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Law Assignment ILAC rule CSU


1000 Words Law Assignment CSU

You must write an answer to the problem-type question below, using the ILAC (Issues, Law, Application, and Conclusion) format, a worked example of which is in the Resources folder. In this subject, assignments are marked on-line, using an adapted MS Word programme. You therefore MUST submit your assignment in Word format, NOT as a PDF document. If you submit in PDF it will not be able to be marked. If you think you may need and extension for this assignment, please read the rules relating to extensions in the Subject Outline before applying for an extension.

Law Assignment ILAC rule CSU
Law Assignment ILAC rule CSU


Because of an increase in regional air travel, Bob Rogers opens a business to service light aeroplanes in Bathurst in New South Wales. Part of the servicing that Bob offers is to change the engine oil in aeroplanes. Bob stores oil in barrels. One day, Bob receives 30 barrels of oil from his supplier. Bob opens the first barrel and uses some of the oil. Unfortunately, he does not to screw the lid back onto the tank properly at the end of the day, with the result that dust enters the oil during the night, contaminating it.

The next day, still unaware of what has happened, Bob changes the oil in three aeroplanes. Each aeroplane is owned by a different company, Purple Ltd, Yellow Ltd and Orange Ltd.

The aeroplane owned by Purple Ltd takes off successfully, but about 2 km from the end of the runway the engine cuts out because of the oil contamination and the aeroplane, which is worth $ 1 million, crashes onto a road and is totally destroyed, although the pilot miraculously survives without any injury. 

The aeroplane owned by Purple Ltd also destroys a Mercedes Benz car worth $ 75 000 owned by Ms Mary Gordon, who usually never parks her car on that street but did so that day because the parking lot she uses was full.

Bob hears on the radio what happened to the aeroplane owned by Purple Ltd, and that the pilot reported a problem with the engine to air traffic control moments before the crash. Fearing that the accident might have been due to contaminated oil, Bob runs across to the aeroplane owned by Yellow Ltd, waving his arms to attract the attention of the pilot, who is just about to start his engine. Bob tells the pilot that there seems to be something wrong with the oil and that it could damage the engine, and the pilot decides not to take off for Sydney. There are no other aeroplane able to fly to Sydney, and because the aeroplane owned by Yellow Ltd does not take off, one of the passengers, Ms Jane Seymour, who is a shipping engineer, is unable to get to Sydney to certify that a cargo ship owned by Cunard Ltd is seaworthy, with the result that Cunard Ltd loses $ 250 000 in profit because its vessel cannot put to sea that day.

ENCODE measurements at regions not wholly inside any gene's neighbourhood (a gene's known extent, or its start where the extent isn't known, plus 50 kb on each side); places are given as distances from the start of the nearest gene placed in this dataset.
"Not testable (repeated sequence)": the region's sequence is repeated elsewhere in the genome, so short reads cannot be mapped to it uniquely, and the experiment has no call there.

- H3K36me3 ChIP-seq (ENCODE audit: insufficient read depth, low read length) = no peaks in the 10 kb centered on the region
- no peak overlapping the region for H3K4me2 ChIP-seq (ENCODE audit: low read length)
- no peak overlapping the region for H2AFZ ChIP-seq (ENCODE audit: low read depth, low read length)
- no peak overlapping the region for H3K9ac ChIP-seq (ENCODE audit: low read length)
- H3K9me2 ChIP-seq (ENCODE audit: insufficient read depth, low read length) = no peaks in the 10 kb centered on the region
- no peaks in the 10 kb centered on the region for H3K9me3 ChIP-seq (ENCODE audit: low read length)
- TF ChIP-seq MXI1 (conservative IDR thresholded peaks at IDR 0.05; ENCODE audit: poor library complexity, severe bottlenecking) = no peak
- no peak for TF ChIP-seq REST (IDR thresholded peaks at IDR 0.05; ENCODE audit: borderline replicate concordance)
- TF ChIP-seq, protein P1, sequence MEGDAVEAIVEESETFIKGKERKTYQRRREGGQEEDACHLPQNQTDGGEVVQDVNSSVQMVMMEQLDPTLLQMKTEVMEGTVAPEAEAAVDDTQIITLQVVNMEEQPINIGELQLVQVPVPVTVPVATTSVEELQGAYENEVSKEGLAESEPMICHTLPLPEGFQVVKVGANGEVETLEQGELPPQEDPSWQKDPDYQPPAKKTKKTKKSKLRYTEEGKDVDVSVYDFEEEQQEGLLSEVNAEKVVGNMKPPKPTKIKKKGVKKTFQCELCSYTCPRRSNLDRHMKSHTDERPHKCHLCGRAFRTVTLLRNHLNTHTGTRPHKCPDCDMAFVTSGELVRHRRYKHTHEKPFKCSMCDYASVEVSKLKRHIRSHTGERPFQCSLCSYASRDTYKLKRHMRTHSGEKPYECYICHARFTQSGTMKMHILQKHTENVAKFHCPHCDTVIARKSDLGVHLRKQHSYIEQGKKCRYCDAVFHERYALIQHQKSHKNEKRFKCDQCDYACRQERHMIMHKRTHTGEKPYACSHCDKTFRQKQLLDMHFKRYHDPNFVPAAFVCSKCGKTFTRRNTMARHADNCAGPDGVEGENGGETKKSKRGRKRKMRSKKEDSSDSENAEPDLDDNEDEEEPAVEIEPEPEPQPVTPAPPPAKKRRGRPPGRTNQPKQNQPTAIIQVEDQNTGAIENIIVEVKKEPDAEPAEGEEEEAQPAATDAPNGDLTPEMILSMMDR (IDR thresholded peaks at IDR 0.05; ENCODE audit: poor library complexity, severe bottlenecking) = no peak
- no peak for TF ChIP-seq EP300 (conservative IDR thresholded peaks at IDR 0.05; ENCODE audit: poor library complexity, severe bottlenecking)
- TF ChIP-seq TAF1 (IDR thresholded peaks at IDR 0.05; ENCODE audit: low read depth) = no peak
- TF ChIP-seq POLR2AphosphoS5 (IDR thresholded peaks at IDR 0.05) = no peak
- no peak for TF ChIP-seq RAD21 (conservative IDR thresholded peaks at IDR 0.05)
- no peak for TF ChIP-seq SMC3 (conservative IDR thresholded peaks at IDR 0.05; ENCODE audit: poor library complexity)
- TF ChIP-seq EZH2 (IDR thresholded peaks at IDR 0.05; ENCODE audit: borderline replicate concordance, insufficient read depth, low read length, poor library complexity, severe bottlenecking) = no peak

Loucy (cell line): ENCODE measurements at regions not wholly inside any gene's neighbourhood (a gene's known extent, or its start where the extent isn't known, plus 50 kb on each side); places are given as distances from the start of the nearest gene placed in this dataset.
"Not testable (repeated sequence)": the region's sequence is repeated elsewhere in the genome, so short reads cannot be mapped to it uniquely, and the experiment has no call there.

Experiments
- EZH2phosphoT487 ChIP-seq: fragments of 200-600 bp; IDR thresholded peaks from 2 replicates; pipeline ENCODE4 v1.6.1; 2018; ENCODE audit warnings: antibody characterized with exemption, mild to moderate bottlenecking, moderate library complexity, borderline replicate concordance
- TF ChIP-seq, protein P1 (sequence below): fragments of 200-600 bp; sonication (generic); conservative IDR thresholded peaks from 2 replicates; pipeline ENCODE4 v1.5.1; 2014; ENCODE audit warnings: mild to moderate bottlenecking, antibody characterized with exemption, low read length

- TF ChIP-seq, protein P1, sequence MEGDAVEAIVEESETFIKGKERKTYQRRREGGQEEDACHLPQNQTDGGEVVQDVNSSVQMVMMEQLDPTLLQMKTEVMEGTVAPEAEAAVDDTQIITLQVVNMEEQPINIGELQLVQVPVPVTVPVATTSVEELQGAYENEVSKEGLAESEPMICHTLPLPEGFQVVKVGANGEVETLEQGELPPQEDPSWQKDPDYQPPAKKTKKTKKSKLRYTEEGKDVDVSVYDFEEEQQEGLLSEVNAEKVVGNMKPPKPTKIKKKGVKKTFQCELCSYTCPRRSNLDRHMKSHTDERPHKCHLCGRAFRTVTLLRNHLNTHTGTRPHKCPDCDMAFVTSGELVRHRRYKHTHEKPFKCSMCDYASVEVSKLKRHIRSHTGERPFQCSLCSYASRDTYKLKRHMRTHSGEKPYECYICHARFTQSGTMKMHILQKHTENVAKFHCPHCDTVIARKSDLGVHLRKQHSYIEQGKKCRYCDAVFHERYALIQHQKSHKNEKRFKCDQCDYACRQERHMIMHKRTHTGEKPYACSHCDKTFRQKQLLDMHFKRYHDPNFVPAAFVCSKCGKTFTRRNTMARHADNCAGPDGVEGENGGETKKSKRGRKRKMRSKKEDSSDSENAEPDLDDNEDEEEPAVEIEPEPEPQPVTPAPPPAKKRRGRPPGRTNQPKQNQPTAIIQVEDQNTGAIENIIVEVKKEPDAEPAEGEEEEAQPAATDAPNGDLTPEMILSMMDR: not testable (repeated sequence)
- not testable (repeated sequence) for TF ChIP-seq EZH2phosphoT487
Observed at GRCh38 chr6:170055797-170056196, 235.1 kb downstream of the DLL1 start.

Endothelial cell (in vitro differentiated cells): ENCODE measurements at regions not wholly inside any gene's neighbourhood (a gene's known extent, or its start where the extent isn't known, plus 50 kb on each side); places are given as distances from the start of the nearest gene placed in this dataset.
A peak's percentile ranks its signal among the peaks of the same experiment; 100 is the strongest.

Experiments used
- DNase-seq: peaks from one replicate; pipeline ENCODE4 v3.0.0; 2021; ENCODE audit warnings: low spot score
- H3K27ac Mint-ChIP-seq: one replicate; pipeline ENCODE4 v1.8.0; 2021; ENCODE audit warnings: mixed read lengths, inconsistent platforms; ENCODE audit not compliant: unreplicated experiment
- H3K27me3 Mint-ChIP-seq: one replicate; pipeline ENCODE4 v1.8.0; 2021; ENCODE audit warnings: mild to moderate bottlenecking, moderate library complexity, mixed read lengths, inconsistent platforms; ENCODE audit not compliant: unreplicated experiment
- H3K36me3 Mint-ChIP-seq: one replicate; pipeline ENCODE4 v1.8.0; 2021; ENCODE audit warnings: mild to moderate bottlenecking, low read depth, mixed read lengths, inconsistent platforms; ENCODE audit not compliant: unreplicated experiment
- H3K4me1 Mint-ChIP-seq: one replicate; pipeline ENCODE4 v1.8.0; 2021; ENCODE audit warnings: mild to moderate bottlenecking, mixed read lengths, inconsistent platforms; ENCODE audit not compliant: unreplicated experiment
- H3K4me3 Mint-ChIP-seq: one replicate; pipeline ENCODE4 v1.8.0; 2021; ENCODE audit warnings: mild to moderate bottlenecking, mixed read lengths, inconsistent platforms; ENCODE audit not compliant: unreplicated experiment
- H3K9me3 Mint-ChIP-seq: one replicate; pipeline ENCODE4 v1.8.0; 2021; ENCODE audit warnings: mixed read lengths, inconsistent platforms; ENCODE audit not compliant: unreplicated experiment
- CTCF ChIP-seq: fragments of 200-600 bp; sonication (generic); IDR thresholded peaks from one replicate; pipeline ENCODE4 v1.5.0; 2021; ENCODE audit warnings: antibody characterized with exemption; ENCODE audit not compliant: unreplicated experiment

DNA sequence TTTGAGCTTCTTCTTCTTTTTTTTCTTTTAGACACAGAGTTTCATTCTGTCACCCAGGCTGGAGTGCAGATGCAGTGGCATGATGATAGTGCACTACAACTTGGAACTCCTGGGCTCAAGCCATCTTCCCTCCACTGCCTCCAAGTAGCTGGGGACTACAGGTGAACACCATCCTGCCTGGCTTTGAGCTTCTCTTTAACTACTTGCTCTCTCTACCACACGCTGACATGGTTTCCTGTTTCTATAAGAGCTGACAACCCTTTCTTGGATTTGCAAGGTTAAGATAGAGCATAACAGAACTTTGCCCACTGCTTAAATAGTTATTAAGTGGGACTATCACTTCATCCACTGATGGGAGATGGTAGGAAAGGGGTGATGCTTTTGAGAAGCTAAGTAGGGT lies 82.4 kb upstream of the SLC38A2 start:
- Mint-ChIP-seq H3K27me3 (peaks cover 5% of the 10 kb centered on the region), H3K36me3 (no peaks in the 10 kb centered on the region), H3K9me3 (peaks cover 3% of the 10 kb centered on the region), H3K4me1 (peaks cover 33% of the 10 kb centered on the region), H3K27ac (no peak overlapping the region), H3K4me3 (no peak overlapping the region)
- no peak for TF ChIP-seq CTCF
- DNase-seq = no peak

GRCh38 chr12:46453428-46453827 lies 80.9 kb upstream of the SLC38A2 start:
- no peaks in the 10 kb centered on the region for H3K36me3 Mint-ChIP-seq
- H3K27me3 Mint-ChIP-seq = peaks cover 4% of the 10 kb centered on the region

After alerting the pilot of the Yellow Ltd plane, Bob also runs to the aeroplane owned by Orange Ltd and gives him the same information about the oil, but the pilot says “Look, mate, I understand what you are saying, but I don’t have time for this. I’m going to take off anyway. I have to get to Melbourne by 10 am”, and with that the pilot closes his window and taxis towards the runway. As the pilot starts his take-off run, the aeroplane’s engine cuts out, it swerves across the runway and suffers $ 200 000 worth of damage.

Accident reports confirm that the aeroplanes owned by Purple Ltd and Orange Ltd crashed because their engines were damaged by the contaminated oil. 

Advise Bob on what liabilities (if any) he may have to all potential plaintiffs who are stated to have suffered loss in the above facts.  


To determine the breach of duty of care, we must examine the relationship between the plaintiff and the defendant. The court then evaluates whether the plaintiff was owed a duty of care from the defendant. For example. the doctor-patient relationship, the doctor is required to act with reasonable care and does not disclose the confidential information of his patients because of his relationship with the patient. 

The court provides the criteria in the case of Caparo Industries plc v Dickman, the criteria are

a. the harm must be reasonably foreseeable.

b. the relationship of proximity must exist between the plaintiff and the defendant.

c. it must be fair and reasonable to impose liability.

Reasonably foreseeable means that a person would be able to predict the ultimate harmful would be the result of their actions. The relationship between the plaintiff and the defendant must be sufficiently close so that it would be easy to judge that action of one would cause loss or damage to the other. And it is fair for one to owe the duty to another. These are criteria used by the courts in determining whether there has been a breach of duty of care under the law of tort. The plaintiff has to prove all three to claim the damages for breach of duty to care against the defendant.

In the given situation, we can see that Bob has the duty to care for Purple Ltd, Yellow Ltd and Orange Ltd because Bob was responsible for the fill tank of their airplanes and the oil must be of merchantable quality. Therefore, Bob has breached a duty to care and breached implied warranty and merchantability of goods by not providing proper care to the oil. Bob must aware of the fact If the lid of the tank remains open then the oil can be contaminated, this harm can easily be foreseen by Bob. Still, Bob did a negligent act that causes huge damages to the companies. Therefore, Bob is liable for Purple Ltd, Yellow Ltd, and Orange Ltd because they are the parties to contract. Bob will not be liable to Ms Jane Seymour because she is not a party to the contract.